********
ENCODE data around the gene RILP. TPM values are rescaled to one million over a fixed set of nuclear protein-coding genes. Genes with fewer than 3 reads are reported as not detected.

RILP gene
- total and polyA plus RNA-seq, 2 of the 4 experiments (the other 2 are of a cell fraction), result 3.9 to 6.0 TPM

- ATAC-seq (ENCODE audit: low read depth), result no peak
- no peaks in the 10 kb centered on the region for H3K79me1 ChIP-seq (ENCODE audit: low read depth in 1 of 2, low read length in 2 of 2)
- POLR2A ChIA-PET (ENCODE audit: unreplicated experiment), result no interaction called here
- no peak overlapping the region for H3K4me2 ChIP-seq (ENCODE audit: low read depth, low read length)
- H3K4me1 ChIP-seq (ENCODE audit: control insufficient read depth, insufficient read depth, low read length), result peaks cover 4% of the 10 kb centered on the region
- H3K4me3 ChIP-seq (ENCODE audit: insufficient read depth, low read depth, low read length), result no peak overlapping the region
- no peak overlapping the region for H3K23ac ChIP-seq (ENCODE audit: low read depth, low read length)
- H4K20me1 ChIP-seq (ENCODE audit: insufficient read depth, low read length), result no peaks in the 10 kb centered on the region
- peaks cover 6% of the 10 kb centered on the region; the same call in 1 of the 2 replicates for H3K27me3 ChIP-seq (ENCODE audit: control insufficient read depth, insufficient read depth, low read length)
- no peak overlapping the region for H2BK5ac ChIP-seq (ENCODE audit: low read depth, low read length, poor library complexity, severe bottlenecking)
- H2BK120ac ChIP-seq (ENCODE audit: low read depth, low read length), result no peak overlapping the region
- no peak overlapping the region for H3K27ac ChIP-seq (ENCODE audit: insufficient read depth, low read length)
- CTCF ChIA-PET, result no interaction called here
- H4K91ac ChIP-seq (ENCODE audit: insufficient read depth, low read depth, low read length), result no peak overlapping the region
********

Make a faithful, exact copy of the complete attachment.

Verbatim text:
ENCODE data around the gene RILP. TPM values are rescaled to one million over a fixed set of nuclear protein-coding genes. Genes with fewer than 3 reads are reported as not detected.

RILP gene
- total and polyA plus RNA-seq, 2 of the 4 experiments (the other 2 are of a cell fraction), result 3.9 to 6.0 TPM

- ATAC-seq (ENCODE audit: low read depth), result no peak
- no peaks in the 10 kb centered on the region for H3K79me1 ChIP-seq (ENCODE audit: low read depth in 1 of 2, low read length in 2 of 2)
- POLR2A ChIA-PET (ENCODE audit: unreplicated experiment), result no interaction called here
- no peak overlapping the region for H3K4me2 ChIP-seq (ENCODE audit: low read depth, low read length)
- H3K4me1 ChIP-seq (ENCODE audit: control insufficient read depth, insufficient read depth, low read length), result peaks cover 4% of the 10 kb centered on the region
- H3K4me3 ChIP-seq (ENCODE audit: insufficient read depth, low read depth, low read length), result no peak overlapping the region
- no peak overlapping the region for H3K23ac ChIP-seq (ENCODE audit: low read depth, low read length)
- H4K20me1 ChIP-seq (ENCODE audit: insufficient read depth, low read length), result no peaks in the 10 kb centered on the region
- peaks cover 6% of the 10 kb centered on the region; the same call in 1 of the 2 replicates for H3K27me3 ChIP-seq (ENCODE audit: control insufficient read depth, insufficient read depth, low read length)
- no peak overlapping the region for H2BK5ac ChIP-seq (ENCODE audit: low read depth, low read length, poor library complexity, severe bottlenecking)
- H2BK120ac ChIP-seq (ENCODE audit: low read depth, low read length), result no peak overlapping the region
- no peak overlapping the region for H3K27ac ChIP-seq (ENCODE audit: insufficient read depth, low read length)
- CTCF ChIA-PET, result no interaction called here
- H4K91ac ChIP-seq (ENCODE audit: insufficient read depth, low read depth, low read length), result no peak overlapping the region